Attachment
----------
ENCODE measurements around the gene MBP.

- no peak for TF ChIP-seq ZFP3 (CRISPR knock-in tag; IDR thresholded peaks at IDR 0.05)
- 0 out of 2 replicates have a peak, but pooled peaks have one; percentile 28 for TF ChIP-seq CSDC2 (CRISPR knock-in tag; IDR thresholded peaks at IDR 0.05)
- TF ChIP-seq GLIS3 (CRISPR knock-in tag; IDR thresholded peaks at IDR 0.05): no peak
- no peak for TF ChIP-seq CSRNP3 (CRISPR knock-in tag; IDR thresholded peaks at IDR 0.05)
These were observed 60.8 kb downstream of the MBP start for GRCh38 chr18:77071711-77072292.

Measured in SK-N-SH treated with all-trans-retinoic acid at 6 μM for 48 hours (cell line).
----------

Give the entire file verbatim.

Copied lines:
ENCODE measurements around the gene MBP.

- no peak for TF ChIP-seq ZFP3 (CRISPR knock-in tag; IDR thresholded peaks at IDR 0.05)
- 0 out of 2 replicates have a peak, but pooled peaks have one; percentile 28 for TF ChIP-seq CSDC2 (CRISPR knock-in tag; IDR thresholded peaks at IDR 0.05)
- TF ChIP-seq GLIS3 (CRISPR knock-in tag; IDR thresholded peaks at IDR 0.05): no peak
- no peak for TF ChIP-seq CSRNP3 (CRISPR knock-in tag; IDR thresholded peaks at IDR 0.05)
These were observed 60.8 kb downstream of the MBP start for GRCh38 chr18:77071711-77072292.

Measured in SK-N-SH treated with all-trans-retinoic acid at 6 μM for 48 hours (cell line).